I wasn’t going to mention it, because I don’t think it does any of us any favours, but it keeps nagging away at me. Did you read the interview that Saatchi & Saatchi’s chairman, Kevin Roberts, gave to The Guardian the other week?
In case you missed it, here are some choice quotes. The author writes: "Roberts is just about the most positive man in adland. Business is now all about creating a ‘movement’ of people with shared values, he enthuses from his suite at London’s luxurious Bulgari Hotel, without even a hint of a smirk."
And then comes a quote from Roberts himself: "You do that [create a movement] by figuring out how you add mystery, sensuality and intimacy to a brand... Sensuality: we feel the world in five senses. Whether you like this room or not, [the architect] Antonio Citterio designed it and all five senses are at work in here. I mean, people want to lick this table."
Uncurl your toes. He’s a minority voice, right? Except that it’s a loud one, given a major media platform and eliciting the sort of abuse about advertising that you might imagine most features on the subject would attract from many Guardian readers.
Let’s hope that there won’t be many normal people listening in when the advertising industry gathers in London for Advertising Week next week. Coming together to debate important issues, be inspired and challenged plays a vital role in keeping the industry moving forward, but I suspect quite a few sessions will have a touch of the Roberts about them – at least in the level of hyperbole and jargon.
We're not entitled. We are going to have to work at it. But most important is that we work from a position of confidence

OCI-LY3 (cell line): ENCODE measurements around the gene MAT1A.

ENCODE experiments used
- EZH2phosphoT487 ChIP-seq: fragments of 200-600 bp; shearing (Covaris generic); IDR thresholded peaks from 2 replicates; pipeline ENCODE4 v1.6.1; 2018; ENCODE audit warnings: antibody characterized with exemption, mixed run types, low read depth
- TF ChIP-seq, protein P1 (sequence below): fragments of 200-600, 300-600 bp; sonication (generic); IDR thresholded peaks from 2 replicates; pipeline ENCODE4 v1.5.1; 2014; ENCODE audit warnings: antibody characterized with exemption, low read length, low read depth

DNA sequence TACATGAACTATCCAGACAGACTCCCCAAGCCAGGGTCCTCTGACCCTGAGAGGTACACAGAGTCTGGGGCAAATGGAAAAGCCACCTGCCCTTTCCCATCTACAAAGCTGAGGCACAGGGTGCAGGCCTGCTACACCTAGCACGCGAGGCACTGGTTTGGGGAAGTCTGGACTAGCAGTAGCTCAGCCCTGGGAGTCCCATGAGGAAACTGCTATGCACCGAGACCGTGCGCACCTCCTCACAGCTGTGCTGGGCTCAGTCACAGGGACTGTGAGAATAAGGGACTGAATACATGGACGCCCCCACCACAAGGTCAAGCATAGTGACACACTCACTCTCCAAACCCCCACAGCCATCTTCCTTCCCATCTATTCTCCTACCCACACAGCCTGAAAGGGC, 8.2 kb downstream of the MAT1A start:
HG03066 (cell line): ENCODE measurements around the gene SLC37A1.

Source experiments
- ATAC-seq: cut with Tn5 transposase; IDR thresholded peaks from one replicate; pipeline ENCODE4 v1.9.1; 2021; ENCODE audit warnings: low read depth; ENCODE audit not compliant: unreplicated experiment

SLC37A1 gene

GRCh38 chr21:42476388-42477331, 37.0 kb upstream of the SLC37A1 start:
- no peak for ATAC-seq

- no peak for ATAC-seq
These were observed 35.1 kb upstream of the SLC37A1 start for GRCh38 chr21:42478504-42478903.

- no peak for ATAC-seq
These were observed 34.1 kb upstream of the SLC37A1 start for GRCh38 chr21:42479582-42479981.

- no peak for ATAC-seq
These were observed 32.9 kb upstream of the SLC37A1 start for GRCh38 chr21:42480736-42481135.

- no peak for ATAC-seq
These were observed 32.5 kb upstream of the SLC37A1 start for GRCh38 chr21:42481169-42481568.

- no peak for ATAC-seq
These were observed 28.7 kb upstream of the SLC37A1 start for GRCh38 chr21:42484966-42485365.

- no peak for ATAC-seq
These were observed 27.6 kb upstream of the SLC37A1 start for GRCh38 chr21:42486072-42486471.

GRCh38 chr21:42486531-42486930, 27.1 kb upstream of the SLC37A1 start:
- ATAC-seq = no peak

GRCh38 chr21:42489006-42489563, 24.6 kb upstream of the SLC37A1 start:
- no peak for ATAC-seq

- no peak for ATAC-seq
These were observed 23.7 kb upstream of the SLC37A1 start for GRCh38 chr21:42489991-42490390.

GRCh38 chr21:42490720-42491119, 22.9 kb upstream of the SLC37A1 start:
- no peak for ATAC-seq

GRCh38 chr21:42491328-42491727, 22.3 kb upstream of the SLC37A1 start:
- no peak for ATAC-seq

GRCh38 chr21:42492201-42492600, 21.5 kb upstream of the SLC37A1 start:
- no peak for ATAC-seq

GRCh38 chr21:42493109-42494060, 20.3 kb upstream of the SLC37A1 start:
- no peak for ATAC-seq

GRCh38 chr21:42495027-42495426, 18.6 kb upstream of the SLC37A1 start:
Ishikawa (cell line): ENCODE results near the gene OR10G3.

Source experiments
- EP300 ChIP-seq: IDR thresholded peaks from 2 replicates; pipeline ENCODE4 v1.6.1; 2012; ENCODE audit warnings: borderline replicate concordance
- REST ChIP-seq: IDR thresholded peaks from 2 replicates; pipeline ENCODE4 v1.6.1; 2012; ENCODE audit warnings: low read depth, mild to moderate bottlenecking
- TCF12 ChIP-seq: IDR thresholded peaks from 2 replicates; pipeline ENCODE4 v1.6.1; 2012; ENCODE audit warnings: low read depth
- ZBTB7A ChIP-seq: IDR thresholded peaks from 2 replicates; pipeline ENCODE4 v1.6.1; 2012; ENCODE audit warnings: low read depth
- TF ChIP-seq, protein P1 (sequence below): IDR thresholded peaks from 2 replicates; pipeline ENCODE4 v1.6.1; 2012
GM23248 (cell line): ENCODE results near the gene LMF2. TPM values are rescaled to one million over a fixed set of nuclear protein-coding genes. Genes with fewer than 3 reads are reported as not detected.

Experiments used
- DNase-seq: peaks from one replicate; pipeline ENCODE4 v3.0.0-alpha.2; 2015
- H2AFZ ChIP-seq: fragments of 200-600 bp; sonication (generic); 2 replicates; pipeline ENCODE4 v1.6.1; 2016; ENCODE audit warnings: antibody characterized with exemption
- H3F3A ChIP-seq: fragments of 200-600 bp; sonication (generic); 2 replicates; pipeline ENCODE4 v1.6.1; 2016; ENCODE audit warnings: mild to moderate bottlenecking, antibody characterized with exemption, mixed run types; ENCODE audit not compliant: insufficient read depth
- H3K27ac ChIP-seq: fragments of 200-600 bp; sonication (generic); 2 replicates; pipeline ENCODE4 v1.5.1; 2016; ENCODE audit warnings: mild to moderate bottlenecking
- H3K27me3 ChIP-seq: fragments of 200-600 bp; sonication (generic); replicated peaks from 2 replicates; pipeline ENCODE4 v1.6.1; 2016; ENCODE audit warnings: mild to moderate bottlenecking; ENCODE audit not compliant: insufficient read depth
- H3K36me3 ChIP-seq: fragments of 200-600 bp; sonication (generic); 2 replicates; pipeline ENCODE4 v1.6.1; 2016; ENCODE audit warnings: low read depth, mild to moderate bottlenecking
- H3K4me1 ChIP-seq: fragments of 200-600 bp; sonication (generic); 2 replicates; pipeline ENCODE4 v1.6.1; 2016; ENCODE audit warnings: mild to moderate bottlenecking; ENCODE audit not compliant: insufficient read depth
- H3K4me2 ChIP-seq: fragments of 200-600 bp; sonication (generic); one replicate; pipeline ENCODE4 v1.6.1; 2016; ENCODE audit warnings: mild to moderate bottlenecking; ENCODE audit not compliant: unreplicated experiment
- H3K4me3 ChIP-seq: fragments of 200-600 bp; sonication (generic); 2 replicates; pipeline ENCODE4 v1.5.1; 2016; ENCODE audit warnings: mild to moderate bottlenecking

Guaranteed, there will also be the usual debilitating soul-searching that so often characterises industry debate (What’s our future? Do we even have one? The old model is dead, the current model’s dying, yada yada).
It’s not a healthy mix. Of course the ad industry’s changing – the world is changing. To all the best people in our business, that change is thrilling and full of opportunity. But there’s an appalling amount of self-criticism and self-doubt infecting the industry at a time when we should be pushing ahead with confidence in the power of creativity (in advertising, in media, in ad tech).
So Campaign is running a session at Ad Week next Tuesday about what we should all be doing to secure a healthy future for our business. Let’s face it, we’re not entitled. We are going to have to work at it, as always, but most important is that we work at it from a position of confidence and strength.
And don’t listen to Roberts when he says: "Marketing is dead. Strategy is dead. Management is dead." Changing, of course. But dead? Listen to that and we all will be.